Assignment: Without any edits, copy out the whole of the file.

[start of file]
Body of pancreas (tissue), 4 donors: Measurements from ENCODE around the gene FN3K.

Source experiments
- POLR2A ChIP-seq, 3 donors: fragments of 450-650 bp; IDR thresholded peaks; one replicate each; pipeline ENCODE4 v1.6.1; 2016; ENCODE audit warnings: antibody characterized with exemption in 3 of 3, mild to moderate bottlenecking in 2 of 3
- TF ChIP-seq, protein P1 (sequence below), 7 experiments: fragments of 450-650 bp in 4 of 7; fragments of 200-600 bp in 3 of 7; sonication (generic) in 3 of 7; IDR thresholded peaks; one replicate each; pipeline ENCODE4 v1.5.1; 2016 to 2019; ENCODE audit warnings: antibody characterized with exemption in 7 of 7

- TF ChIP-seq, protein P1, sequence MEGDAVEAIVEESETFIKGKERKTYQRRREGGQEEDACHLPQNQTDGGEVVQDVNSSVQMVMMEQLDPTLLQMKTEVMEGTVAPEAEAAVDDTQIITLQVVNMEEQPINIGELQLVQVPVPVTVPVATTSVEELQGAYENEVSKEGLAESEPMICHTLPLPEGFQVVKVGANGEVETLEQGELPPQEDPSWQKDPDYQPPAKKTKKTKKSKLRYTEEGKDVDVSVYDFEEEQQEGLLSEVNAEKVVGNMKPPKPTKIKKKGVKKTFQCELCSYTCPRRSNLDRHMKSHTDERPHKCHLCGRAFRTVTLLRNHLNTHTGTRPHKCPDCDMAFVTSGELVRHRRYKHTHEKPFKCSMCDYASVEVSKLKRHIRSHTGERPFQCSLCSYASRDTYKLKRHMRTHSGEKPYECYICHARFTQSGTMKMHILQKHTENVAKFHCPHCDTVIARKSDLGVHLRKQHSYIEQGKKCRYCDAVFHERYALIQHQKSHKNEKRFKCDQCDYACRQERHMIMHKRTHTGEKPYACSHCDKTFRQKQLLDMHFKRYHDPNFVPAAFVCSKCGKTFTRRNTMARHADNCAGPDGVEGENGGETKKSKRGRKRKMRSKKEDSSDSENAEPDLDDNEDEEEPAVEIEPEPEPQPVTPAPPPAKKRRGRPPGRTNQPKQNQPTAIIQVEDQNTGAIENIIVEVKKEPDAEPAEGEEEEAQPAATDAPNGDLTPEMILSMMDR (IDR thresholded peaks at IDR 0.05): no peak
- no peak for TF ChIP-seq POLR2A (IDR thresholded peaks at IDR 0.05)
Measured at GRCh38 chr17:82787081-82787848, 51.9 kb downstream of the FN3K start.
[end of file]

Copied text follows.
Body of pancreas (tissue), 4 donors: Measurements from ENCODE around the gene FN3K.

Source experiments
- POLR2A ChIP-seq, 3 donors: fragments of 450-650 bp; IDR thresholded peaks; one replicate each; pipeline ENCODE4 v1.6.1; 2016; ENCODE audit warnings: antibody characterized with exemption in 3 of 3, mild to moderate bottlenecking in 2 of 3
- TF ChIP-seq, protein P1 (sequence below), 7 experiments: fragments of 450-650 bp in 4 of 7; fragments of 200-600 bp in 3 of 7; sonication (generic) in 3 of 7; IDR thresholded peaks; one replicate each; pipeline ENCODE4 v1.5.1; 2016 to 2019; ENCODE audit warnings: antibody characterized with exemption in 7 of 7

- TF ChIP-seq, protein P1, sequence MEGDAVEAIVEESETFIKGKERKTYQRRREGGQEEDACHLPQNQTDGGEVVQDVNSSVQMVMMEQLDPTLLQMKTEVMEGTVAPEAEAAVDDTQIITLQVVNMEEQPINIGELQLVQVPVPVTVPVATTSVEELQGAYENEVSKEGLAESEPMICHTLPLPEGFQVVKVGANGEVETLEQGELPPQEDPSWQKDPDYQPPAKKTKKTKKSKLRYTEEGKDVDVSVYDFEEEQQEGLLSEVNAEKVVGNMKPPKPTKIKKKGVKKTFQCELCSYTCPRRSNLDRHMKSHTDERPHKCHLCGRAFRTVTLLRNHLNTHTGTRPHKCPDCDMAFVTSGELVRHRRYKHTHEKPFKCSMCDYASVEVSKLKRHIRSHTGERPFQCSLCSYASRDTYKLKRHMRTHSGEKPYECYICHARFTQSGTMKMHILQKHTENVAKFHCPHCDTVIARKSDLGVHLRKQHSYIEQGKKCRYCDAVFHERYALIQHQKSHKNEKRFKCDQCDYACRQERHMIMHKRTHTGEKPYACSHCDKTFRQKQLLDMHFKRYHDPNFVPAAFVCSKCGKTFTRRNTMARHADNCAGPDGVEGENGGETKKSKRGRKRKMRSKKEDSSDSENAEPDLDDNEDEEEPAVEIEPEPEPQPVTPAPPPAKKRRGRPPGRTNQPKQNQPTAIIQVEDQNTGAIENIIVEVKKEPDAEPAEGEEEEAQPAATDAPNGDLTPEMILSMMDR (IDR thresholded peaks at IDR 0.05): no peak
- no peak for TF ChIP-seq POLR2A (IDR thresholded peaks at IDR 0.05)
Measured at GRCh38 chr17:82787081-82787848, 51.9 kb downstream of the FN3K start.